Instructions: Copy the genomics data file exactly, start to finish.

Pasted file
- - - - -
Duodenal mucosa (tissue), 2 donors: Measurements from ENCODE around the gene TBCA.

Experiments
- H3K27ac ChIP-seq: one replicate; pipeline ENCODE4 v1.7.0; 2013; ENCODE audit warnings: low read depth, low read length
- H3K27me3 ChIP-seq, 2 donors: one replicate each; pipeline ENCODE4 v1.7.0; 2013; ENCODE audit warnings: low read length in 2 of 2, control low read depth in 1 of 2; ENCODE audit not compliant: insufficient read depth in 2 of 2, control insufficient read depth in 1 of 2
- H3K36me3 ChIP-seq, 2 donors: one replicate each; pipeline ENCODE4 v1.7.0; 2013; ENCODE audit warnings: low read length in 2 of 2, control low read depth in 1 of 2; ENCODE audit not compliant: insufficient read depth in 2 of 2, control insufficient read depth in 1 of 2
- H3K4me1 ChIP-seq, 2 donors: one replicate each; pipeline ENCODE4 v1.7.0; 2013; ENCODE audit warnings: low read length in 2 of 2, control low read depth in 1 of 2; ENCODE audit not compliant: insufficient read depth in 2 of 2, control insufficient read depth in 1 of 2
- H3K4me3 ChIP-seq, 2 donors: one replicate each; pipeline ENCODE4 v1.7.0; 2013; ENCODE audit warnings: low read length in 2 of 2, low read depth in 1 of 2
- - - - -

Duodenal mucosa (tissue), 2 donors: Measurements from ENCODE around the gene TBCA.

Experiments
- H3K27ac ChIP-seq: one replicate; pipeline ENCODE4 v1.7.0; 2013; ENCODE audit warnings: low read depth, low read length
- H3K27me3 ChIP-seq, 2 donors: one replicate each; pipeline ENCODE4 v1.7.0; 2013; ENCODE audit warnings: low read length in 2 of 2, control low read depth in 1 of 2; ENCODE audit not compliant: insufficient read depth in 2 of 2, control insufficient read depth in 1 of 2
- H3K36me3 ChIP-seq, 2 donors: one replicate each; pipeline ENCODE4 v1.7.0; 2013; ENCODE audit warnings: low read length in 2 of 2, control low read depth in 1 of 2; ENCODE audit not compliant: insufficient read depth in 2 of 2, control insufficient read depth in 1 of 2
- H3K4me1 ChIP-seq, 2 donors: one replicate each; pipeline ENCODE4 v1.7.0; 2013; ENCODE audit warnings: low read length in 2 of 2, control low read depth in 1 of 2; ENCODE audit not compliant: insufficient read depth in 2 of 2, control insufficient read depth in 1 of 2
- H3K4me3 ChIP-seq, 2 donors: one replicate each; pipeline ENCODE4 v1.7.0; 2013; ENCODE audit warnings: low read length in 2 of 2, low read depth in 1 of 2